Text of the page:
3D printing for injection molding is commonly used by manufacturers to create prototype parts for the detection of issues in a part’s form, fit or function.
Injection molding is one of the most popular manufacturing processes. It is best used to mass-produce highly accurate, and often complex, three dimensional (3D) end-use parts. With cycle times ranging from a few seconds to a few minutes, injection molding is ideal for high-volume manufacturing applications.
Until recently, the only option to create injection molded parts for testing by manufacturers and molders was to machine an aluminum (soft) tool with little or no action, such as cams, lifters or slides for side pulls. While these molds are far less expensive than their steel (hard) counterparts, costs and lead times are still significant. For example, the price to create a small, straight-pull mold ranges from $2,500 to $15,000 with delivery taking 10 days to 4 weeks. This is an investment that is hard for most companies to justify for a few dozen test parts. However, without proper testing, these investments may be diminished if further revisions to the part’s design are required.
Evaluating part design and performance
The objective of a PolyJet mold isn’t to replace short-run tooling options. Instead, it is a solution that fills the gap between machined molds and less expensive silicone rubber molds that can only simulate injection molded parts. Typically costing 50% to 70% less than an aluminum tool, PolyJet molds offer the advantages of silicone rubber molds — fast production of complex parts and the ability to make frequent revisions — with the ability to use production-grade thermoplastics.
PolyJet™ 3D printed injection molds are a good option for evaluating part design and performance. Capable of producing 5 to 100 parts in the same thermoplastic that will be used in production, they can be constructed in one or two days for a fraction of the cost of soft metal or steel tooling. By using PolyJet molds manufacturers can rapidly and cost-effectively assess a part’s form, fit and true function.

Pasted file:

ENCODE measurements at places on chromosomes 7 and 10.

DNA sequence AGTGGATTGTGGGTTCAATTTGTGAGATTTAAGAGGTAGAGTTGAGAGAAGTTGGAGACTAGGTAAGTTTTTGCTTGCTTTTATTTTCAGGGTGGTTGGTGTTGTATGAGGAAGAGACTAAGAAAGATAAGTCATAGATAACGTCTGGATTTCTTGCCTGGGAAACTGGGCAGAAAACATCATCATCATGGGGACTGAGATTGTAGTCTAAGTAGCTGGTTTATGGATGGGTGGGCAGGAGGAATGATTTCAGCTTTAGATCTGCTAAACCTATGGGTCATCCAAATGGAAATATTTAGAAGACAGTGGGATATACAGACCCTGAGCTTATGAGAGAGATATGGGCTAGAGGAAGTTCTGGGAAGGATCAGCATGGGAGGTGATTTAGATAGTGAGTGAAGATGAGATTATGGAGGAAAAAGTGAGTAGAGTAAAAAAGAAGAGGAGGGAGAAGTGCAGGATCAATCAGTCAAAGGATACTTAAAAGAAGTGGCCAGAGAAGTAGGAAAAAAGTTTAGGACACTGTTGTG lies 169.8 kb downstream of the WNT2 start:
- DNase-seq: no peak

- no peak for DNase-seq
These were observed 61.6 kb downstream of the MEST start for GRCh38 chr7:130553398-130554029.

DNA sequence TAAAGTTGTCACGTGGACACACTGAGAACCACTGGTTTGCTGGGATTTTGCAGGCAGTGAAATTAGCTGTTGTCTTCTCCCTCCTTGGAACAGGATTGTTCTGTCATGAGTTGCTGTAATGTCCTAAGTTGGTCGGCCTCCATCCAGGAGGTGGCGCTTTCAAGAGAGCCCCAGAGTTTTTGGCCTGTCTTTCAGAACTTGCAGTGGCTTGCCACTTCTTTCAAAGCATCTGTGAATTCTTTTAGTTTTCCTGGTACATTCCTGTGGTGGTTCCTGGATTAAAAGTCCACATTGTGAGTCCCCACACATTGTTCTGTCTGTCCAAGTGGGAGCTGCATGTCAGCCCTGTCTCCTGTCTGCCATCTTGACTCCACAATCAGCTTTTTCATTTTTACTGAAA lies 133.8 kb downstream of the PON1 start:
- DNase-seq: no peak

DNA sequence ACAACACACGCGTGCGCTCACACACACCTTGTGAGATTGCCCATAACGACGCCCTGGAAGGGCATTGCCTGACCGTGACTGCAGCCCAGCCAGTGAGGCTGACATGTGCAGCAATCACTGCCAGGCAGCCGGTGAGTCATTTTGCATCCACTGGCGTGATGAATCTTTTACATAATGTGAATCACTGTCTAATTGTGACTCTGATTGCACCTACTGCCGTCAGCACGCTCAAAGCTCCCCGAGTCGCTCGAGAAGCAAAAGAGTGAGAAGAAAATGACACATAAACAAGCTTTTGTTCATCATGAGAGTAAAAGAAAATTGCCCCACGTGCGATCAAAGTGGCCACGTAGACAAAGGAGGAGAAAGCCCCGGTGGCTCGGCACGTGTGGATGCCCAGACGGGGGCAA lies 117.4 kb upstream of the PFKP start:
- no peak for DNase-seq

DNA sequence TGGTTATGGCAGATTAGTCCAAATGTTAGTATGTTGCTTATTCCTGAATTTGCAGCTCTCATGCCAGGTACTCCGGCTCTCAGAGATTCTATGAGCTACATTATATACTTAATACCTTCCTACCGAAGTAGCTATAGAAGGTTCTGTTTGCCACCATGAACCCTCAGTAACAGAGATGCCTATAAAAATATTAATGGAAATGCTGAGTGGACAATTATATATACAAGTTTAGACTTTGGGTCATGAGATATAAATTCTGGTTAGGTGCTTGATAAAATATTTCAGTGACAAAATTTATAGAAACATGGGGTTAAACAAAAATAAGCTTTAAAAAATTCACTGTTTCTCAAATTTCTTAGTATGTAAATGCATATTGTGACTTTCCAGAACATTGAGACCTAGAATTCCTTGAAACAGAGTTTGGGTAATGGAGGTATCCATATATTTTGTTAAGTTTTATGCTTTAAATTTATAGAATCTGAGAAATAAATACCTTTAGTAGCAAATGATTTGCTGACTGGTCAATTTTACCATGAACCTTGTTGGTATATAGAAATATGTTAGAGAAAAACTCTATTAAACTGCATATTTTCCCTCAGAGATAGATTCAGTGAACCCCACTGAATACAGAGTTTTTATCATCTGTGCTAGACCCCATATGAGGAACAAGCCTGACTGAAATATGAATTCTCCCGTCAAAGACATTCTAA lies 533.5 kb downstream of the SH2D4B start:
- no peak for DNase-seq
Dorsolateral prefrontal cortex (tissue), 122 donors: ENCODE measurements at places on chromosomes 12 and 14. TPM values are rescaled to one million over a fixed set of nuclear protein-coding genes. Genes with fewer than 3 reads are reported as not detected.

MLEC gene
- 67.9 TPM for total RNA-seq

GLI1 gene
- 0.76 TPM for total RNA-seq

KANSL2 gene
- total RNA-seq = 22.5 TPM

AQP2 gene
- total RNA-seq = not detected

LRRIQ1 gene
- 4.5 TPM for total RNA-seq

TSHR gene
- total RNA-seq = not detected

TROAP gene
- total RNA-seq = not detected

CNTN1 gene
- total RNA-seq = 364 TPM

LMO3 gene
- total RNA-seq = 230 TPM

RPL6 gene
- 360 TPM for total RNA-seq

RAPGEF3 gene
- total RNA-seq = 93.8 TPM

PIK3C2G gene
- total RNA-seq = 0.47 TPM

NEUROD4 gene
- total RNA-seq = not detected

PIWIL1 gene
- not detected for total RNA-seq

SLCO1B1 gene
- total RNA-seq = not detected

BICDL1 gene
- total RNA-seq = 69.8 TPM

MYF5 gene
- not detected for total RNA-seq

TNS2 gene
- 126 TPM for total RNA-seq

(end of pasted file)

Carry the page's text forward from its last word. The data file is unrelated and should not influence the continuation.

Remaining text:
- Mold Design
- 3D Print the Mold in Less than 1 Day
- Finish and Mount the Mold
- Injection Trial
- Test the Injected Part
Many thermoplastic resins can be injected into a PolyJet mold. Commonly used resins, such as polypropylene, polyethylene, acrylonitrile butadiene styrene (ABS), polyamide, thermoplastic elastomers, and glass-filled polyamide and polypropylene resins are good candidates for molds with challenging features.
3D Printing For Injection Molding application
- Confirm design / functionality
- Conduct product compliance testing (e.g., UL or CE).
- Molding temperatures <300°C (570°F)
- Good flowability
- Candidates–PE, PP, PS, ABS, TPE, PA, POM, PC-ABS and glass-filled resins
- Small volume (5 – 100 molded parts)
- Less than 165 cm3 (10 in3)
- Best suited for a 50- to 80-ton injection molding machine.
- Straight-pull molds
Learn more about the process
Download the technical guide to learn more about the process of designing and 3D printing for injection molding, including:
- Using PolyJet molds for pilot runs or low-volume manufacturing
- Use in product development phase to produce functional prototypes.
- Molding complex parts with creatively designed 3D printed mold inserts that compensate for features that normally require complex sliders, and manually eject the mold inserts after injection. These inserts aid the creation of complex designs with challenging features like negative draft angles and snap fits.